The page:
Bollinger bands definition

What are Bollinger bands?

Bollinger bands are a popular form of technical price indicator. They are made up of an upper and lower band, set either side of a simple moving average (SMA). Each band is plotted two standard deviations away from the SMA of the market, and they are capable of highlighting areas of support and resistance.

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How to calculate Bollinger bands

Bollinger bands are calculated using three lines drawn onto a price chart. The first line is the SMA of an asset's price, usually within a 20-day period. The upper band is the SMA plus two standard deviations, while the lower band is the SMA minus two standard deviations.

To calculate the SMA, you would take the closing prices for the number of days that you were looking at – normally 20 days – and divide the total sum of all the closing prices by the total number of days.

Once you have the SMA, you can calculate the upper and lower bands:

  • The upper band = 20-day simple moving average plus (20-day standard deviation multiplied by 2)
  • The lower band = 20-day simple moving average minus (20-day standard deviation multiplied by 2)

Most trading platforms will calculate Bollinger bands for you automatically, but it is still useful for a trader to know what the different bands mean and what can be learnt from them.

What do Bollinger bands tell traders?

Many traders believe that Bollinger bands are an accurate indicator of market volatility. If the bands are wider, it means that a market is more volatile; while narrower bands mean that a market is more stable.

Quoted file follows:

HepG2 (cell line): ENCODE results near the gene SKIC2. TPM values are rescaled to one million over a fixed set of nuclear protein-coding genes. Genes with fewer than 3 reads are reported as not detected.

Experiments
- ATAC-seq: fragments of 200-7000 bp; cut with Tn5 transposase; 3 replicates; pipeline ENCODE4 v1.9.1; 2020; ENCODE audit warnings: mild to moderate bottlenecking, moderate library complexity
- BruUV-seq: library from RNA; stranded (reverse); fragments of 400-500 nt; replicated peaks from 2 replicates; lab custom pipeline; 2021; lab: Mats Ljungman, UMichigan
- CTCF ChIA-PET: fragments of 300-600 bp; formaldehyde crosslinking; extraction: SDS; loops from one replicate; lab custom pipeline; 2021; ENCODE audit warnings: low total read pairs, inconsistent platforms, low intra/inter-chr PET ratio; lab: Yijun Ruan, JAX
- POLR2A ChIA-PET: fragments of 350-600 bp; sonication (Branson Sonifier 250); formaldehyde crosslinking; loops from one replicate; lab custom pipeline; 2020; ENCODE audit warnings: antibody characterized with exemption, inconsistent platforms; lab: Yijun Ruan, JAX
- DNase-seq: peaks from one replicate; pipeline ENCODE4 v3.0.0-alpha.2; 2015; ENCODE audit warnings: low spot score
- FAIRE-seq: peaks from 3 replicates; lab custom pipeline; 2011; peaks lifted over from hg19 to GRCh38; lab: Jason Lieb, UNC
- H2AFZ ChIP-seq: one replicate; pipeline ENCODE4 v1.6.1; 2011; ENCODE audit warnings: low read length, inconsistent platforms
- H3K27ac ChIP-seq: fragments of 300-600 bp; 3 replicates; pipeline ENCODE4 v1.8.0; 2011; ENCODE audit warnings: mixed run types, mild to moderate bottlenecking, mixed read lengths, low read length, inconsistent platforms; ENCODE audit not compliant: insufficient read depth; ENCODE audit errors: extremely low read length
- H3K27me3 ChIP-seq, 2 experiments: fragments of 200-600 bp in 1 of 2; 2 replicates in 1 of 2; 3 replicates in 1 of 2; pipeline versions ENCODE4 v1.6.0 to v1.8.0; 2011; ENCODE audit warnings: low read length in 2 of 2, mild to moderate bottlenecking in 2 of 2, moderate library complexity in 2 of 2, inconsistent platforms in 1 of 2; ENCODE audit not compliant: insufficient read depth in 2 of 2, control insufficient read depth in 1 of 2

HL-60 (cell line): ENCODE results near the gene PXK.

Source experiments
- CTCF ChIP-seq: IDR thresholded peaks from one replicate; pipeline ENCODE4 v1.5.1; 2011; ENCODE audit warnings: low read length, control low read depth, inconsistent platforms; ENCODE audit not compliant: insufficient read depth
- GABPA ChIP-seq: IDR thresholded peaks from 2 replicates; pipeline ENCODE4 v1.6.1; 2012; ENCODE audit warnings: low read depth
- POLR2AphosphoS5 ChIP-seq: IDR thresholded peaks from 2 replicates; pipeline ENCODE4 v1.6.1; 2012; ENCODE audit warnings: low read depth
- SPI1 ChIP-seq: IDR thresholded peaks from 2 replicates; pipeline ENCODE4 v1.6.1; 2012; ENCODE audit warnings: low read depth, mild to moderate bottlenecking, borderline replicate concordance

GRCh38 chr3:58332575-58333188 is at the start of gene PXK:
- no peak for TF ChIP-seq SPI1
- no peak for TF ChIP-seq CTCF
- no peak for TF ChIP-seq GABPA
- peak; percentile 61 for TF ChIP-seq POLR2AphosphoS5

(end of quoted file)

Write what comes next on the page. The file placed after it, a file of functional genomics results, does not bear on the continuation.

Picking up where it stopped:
Traders also look for Bollinger ‘squeezes’ and Bollinger ‘bounces’, which are used as indicators for levels of support and resistance. Squeezes – when the upper and lower band contract toward the moving average – could show that there is about to be a breakout of the asset’s price. Conversely, bounces – which occur when the price movement hits the upper band and bounces back down – might be indicative of an upcoming retracement.

However, just like other indicators, Bollinger bands are not always 100% accurate. The information they provide should be used in conjunction with other forms of analysis.

Bollinger bands Source: IG charts

Pros and cons of Bollinger bands

Pros of Bollinger bands

Bollinger bands can be useful indicators of a trend in a market – strong trends cause volatility, which is easy to see as the Bollinger bands widen and narrow.

When plotted automatically by a trading platform, Bollinger bands are very user-friendly and can add another dimension to chart analysis for a trader.

Cons of Bollinger bands

As a lagging indicator, Bollinger bands can’t predict price patterns but instead, they follow current market movements. This means that traders might not receive signals until the price movement is already underway.

It is also worth noting that John Bollinger – the man who invented Bollinger bands – has said that they should be used in conjunction with other forms of technical analysis and that they are not fool-proof or fail-safe indicators of market trends.

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